The phrase “failure is not an option” is a common cliche often used to motivate people to succeed. But forbidding failure does not prevent it. A mindset that denies failure might actually detract from long-term success.
Software expert Jared Spool explains why the acceptance of failure is a requirement for success in some cases. This isn’t just true in the world of software development. Some famous failures in exploration eventually became successes because the explorers were able to learn lessons from the failures. In exploration, as well as business, any non-fatal failure is an opportunity for the team to learn. More dramatic failures can serve as a reminder that we might not understand a situation as much as we think we do.
In all but the most trivial situations, it’s very likely that things won’t work as planned. This reality is at the core of agile methods. Rather than aiming for perfection, we implement, evaluate, and iterate, applying lessons from missed goals toward the next cycle. Ideally the goals are small, and thus the potential costs of a failure are also small. Even when this isn’t the case, agile methods embrace failure as a learning opportunity; feedback is essential to success.
Unfortunately, while we often are willing to accept that failure will happen, we’d like to believe that it won’t. Remember that fully embracing failure can be valuable. In some cases, explicitly introducing failures can be a valuable approach to improving system resiliency.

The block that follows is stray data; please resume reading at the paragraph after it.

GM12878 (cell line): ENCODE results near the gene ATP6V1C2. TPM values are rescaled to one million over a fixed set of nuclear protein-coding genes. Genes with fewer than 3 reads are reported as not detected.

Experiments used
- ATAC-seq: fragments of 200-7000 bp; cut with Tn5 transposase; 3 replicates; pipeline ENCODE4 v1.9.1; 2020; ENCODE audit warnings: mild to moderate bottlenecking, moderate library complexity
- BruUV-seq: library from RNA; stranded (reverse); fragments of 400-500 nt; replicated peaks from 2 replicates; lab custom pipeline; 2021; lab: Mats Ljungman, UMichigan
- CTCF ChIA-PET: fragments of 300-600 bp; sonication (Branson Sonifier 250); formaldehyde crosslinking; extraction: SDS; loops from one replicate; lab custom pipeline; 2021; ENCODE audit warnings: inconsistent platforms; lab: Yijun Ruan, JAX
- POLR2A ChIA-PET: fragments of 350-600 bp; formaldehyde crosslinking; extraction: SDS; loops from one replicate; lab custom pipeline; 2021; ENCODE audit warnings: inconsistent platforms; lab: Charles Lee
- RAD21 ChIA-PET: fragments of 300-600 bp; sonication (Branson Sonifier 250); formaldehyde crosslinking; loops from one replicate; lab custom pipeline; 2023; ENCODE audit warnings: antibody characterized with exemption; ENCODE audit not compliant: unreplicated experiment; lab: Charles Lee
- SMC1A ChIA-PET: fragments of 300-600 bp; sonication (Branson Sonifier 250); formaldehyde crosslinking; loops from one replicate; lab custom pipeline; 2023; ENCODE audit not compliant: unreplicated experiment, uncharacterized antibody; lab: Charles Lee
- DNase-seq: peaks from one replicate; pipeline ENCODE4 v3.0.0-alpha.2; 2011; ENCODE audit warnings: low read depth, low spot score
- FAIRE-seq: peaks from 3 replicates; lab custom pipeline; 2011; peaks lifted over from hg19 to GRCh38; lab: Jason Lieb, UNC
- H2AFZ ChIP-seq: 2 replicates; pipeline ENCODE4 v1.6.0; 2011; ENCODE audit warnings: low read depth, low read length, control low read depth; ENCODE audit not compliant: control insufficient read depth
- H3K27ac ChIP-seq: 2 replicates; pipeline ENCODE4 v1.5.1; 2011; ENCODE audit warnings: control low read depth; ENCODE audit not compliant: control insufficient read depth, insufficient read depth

In other cases, the value of failure can be unexpected, as this slideshow of failed semiconductor fabrication attempts shows. While we can’t always expect to find art in our mistakes, examining errors—rather than hiding them—provides an opportunity for learning. Instead of viewing failures as bad, consider the point of view that failure can lead to possibility, as conductor Benjamin Zander explains during a 2008 talk at PopTech.
It’s important to manage risk and do your best to avoid the costliest problems. But be aware of the fact that if you are doing something complex and risky, things may go wrong. And being overcautious can lead to missed opportunities.
How does your team treat failure? Has being too cautious caused you to miss opportunities?
Steve Berczuk is a Principal Engineer and ScrumMaster at Fitbit in Boston, MA. He is the author of Software Configuration Management Patterns: Effective Teamwork, Practical Integration, and has an M.S. in operations research from Stanford University and an S.B. in Electrical Engineering from MIT.